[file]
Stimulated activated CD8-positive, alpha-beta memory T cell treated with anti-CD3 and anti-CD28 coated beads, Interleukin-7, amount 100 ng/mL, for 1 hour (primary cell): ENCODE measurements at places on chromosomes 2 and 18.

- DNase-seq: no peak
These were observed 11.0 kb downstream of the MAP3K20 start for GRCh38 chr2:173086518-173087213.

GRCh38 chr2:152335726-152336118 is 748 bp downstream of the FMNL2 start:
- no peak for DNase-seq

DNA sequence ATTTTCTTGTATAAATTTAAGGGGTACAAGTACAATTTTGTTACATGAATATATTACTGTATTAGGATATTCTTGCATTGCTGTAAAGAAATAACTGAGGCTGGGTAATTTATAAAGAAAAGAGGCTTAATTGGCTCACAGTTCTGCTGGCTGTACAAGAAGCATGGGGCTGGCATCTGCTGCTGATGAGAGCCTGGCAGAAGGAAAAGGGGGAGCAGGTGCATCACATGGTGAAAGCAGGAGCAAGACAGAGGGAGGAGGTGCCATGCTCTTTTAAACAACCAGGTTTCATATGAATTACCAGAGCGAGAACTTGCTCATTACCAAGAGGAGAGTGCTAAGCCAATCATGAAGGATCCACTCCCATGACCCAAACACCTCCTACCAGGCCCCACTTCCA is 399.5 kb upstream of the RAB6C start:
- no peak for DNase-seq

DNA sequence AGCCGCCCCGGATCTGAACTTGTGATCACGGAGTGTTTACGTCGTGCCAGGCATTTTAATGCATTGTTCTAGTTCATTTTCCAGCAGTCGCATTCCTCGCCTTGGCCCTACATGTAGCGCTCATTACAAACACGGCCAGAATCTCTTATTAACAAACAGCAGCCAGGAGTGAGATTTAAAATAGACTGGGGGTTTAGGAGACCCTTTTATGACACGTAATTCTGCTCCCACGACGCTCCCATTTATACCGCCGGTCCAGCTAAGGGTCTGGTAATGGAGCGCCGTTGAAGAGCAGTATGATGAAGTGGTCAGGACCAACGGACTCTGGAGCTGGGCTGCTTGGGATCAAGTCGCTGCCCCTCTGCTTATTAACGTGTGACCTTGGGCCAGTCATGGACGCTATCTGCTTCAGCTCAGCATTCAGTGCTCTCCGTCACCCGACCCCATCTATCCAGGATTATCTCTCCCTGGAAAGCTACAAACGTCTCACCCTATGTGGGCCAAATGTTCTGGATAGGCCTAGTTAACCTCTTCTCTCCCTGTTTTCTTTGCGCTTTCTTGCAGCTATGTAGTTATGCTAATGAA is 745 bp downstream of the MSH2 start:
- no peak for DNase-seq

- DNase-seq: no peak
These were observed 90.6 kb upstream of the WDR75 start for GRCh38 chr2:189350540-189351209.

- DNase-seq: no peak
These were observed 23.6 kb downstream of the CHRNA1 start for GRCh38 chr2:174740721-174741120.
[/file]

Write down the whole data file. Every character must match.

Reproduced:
Stimulated activated CD8-positive, alpha-beta memory T cell treated with anti-CD3 and anti-CD28 coated beads, Interleukin-7, amount 100 ng/mL, for 1 hour (primary cell): ENCODE measurements at places on chromosomes 2 and 18.

- DNase-seq: no peak
These were observed 11.0 kb downstream of the MAP3K20 start for GRCh38 chr2:173086518-173087213.

GRCh38 chr2:152335726-152336118 is 748 bp downstream of the FMNL2 start:
- no peak for DNase-seq

DNA sequence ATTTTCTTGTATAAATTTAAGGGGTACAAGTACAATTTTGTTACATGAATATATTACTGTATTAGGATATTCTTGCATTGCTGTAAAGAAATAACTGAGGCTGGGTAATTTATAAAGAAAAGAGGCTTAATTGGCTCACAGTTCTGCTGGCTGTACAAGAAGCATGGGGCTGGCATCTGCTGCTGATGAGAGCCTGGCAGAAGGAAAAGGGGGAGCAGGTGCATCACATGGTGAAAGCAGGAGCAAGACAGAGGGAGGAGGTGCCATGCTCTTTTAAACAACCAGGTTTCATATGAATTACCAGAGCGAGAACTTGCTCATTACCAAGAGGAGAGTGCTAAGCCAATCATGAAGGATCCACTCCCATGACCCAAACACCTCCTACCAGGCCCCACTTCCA is 399.5 kb upstream of the RAB6C start:
- no peak for DNase-seq

DNA sequence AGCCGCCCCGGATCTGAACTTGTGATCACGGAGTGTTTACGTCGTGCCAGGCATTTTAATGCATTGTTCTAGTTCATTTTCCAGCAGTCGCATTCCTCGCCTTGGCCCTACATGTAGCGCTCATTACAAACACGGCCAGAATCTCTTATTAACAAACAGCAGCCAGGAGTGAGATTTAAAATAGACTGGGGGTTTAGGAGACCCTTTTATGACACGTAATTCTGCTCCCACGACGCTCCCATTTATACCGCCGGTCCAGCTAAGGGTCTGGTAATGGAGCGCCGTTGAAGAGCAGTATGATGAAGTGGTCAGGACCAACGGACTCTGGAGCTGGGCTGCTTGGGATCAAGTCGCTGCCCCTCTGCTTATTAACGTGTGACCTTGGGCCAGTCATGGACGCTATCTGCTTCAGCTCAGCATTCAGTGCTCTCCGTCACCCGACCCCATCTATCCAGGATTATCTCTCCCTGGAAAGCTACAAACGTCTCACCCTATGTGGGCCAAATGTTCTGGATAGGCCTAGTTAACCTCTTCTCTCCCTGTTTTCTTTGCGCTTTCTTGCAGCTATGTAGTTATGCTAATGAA is 745 bp downstream of the MSH2 start:
- no peak for DNase-seq

- DNase-seq: no peak
These were observed 90.6 kb upstream of the WDR75 start for GRCh38 chr2:189350540-189351209.

- DNase-seq: no peak
These were observed 23.6 kb downstream of the CHRNA1 start for GRCh38 chr2:174740721-174741120.